Coty Germany vs Amazon
Liability of platform operators for trademark infringements
27 September 2020
Although the European Court of Justice (“CJEU”) did not find Amazon, the platform operator, liable for trade mark infringement by a third-party seller using its platform in the recent case of Coty Germany vs Amazon, platform operators will not necessarily always escape accountability for such trade mark infringements. The CJEU has outlined further legal avenues to be considered against an intermediary platform provider when considering trade mark infringement.
The CJEU's concept of "use" with regard to physical storage of goods from third parties
The CJEU’s recent judgment in Coty Germany vs Amazon *1, following a question referred by the German Federal Court of Justice (“BGH”), turned on whether Amazon had made “use” of an infringing trade mark sold on its platform in providing its platform services. “Use” in this case involved a platform operator providing a “marketplace” and storing goods in its warehouses for third-party sellers without becoming a party to any purchase agreement itself. In the event of a sale, the respective goods were dispatched to the purchaser via an external service provider (i.e. not by Amazon).
The CJEU issued a preliminary ruling stating that “a person, who, on behalf of a third party, stores goods which infringe trade mark rights, without being aware of that infringement” does not “use” the trade mark for the purposes of Article 9(1) and (2) of Regulation 207/2009, the substance of which is reproduced in Article 9(3)(b) of Regulation 2017/1001. In light of previous decisions, the court held that the mere act of storing goods for third-party sellers cannot be regarded as “using” the trade mark due to the absence of any active behaviour and necessary intention to offer the goods or put them on the market. Even if the platform provider creates the technical conditions necessary for the use of a sign and is being paid for that service, it is the third party alone who intends to offer the goods in the sense of the above provisions.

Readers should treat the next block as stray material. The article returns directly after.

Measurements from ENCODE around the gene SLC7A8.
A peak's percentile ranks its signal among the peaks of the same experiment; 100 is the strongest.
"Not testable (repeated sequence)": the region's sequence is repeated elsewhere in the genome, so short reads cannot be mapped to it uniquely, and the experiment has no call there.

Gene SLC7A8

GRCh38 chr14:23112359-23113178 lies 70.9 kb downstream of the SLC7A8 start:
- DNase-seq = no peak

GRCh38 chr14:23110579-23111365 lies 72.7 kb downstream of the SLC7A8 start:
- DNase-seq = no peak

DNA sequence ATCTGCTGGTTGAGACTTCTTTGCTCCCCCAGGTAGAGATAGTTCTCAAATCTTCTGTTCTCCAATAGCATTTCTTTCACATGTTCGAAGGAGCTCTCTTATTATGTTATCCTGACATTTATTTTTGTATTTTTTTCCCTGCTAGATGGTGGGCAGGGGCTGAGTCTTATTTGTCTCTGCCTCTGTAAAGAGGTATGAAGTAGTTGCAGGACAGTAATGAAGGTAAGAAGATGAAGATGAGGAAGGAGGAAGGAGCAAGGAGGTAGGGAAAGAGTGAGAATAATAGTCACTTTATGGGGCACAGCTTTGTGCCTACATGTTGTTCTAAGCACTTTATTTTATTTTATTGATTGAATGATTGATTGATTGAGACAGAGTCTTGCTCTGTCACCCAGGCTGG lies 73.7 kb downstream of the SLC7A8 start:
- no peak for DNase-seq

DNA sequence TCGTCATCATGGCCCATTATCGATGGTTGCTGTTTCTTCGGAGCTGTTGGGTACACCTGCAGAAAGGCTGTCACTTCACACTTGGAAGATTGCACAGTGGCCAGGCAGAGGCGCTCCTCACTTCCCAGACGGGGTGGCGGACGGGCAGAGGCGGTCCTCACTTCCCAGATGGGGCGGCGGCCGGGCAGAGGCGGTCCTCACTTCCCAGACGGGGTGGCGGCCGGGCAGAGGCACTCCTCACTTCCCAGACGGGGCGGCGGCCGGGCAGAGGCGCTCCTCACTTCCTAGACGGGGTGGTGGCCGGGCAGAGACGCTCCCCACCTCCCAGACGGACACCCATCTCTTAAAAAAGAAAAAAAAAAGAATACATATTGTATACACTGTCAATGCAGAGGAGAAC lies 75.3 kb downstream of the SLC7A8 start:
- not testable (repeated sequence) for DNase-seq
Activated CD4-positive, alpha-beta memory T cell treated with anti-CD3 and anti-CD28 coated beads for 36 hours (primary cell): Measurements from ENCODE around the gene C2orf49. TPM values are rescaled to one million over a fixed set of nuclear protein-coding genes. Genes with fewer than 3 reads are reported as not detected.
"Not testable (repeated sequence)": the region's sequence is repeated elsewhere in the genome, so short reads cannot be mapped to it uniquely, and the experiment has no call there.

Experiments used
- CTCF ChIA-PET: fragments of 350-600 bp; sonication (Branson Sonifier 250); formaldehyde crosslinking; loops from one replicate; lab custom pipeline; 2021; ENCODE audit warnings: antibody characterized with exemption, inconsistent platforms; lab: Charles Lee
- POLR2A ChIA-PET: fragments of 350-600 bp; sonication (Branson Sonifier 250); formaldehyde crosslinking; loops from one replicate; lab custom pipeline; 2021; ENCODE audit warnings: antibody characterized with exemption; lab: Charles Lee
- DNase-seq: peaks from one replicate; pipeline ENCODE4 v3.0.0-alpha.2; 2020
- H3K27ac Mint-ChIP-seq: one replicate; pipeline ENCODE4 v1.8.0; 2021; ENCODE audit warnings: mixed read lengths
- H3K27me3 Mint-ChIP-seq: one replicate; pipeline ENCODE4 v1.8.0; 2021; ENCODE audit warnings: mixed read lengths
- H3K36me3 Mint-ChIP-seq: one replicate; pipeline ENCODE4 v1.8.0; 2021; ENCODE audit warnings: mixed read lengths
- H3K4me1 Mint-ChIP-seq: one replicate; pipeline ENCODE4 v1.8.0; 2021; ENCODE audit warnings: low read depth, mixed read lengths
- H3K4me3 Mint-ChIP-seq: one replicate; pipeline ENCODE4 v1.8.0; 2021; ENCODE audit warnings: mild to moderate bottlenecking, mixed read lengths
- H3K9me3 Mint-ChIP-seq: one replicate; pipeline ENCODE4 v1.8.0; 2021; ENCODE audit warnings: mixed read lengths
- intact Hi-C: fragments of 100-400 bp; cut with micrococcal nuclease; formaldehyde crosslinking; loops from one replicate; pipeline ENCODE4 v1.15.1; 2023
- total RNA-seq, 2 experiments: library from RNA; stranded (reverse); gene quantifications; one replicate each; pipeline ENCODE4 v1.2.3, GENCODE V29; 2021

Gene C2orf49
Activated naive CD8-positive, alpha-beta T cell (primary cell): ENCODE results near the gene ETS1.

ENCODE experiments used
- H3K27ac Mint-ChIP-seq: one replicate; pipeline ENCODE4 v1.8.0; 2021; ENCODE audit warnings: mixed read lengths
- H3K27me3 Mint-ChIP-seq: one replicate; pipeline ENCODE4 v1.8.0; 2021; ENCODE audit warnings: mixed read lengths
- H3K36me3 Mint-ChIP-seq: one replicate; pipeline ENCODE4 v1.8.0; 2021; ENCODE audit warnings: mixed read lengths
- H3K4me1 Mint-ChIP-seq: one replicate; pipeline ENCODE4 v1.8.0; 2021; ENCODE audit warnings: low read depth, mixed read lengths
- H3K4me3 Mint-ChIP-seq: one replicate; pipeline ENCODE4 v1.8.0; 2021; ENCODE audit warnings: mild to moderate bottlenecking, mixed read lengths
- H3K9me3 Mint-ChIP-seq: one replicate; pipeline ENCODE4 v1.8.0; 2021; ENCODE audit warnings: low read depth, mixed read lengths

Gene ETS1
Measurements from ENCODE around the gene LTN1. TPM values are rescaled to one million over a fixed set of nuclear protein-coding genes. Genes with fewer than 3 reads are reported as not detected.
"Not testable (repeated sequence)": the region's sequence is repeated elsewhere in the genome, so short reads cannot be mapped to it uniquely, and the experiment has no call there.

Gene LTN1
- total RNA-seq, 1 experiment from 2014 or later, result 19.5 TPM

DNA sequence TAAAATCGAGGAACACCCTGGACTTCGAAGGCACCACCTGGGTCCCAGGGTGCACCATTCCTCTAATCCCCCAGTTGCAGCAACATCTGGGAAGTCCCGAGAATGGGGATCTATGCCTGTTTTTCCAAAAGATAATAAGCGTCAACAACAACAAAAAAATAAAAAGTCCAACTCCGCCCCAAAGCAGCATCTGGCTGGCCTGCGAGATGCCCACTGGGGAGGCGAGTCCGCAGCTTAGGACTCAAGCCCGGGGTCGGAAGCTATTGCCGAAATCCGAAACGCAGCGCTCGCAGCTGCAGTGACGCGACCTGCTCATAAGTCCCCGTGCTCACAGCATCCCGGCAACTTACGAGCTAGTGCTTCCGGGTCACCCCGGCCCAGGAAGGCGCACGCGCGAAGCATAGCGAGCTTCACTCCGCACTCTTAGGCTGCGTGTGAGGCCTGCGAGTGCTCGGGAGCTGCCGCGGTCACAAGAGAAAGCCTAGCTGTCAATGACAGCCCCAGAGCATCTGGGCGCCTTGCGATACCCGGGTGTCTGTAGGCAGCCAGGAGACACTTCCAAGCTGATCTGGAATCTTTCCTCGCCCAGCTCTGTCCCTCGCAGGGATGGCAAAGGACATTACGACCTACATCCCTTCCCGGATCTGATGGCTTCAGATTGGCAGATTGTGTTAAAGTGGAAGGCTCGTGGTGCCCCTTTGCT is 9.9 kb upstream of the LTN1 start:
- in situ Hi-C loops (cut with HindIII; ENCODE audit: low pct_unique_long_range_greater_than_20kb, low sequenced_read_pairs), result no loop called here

Accordingly, in Coty Germany v Amazon, the plaintiff’s claim for injunctive relief based on the respective provisions had no prospect to succeed. However, the court’s ruling did highlight additional legal avenues which may be pursued in future cases.
Liability in the light of E-commerce and Enforcement Directives
In an important, but passing, remark, the court recalled that “where an economic operator has enabled another operator to make use of the trade mark” its role must be considered in light of rules of law other than Article 9 of the 2007 and 2017 Regulations - such as Article 14 (1) of Directive 2000/31 on e-commerce (“ECD”) and the first sentence of Article 11 of Directive 2004/48 on enforcement of intellectual property rights (“IPRED”). While the interpretation of such provisions was not the subject of the German court’s order for reference, and therefore not addressed in this case, more detailed statements can be found in previous CJEU rulings. *2
Article 14 of Directive 2000/31
The ruling also refers to Article 14 ECD which is intended not to give rise to, but to limit the liability of intermediary service providers with regard to the storage of customer data according to the so-called “notice and take down” principle. However, its implications may well be considered to further clarify the responsibility of platform operators. Accordingly, the liability exemption applies if the provider (i) does not have actual knowledge of illegal activity or information and, as regards claims for damages, is not aware of facts or circumstances from which the illegal activity or information is apparent; or (ii) upon obtaining such knowledge or awareness, acts expeditiously to remove or to disable access to the information.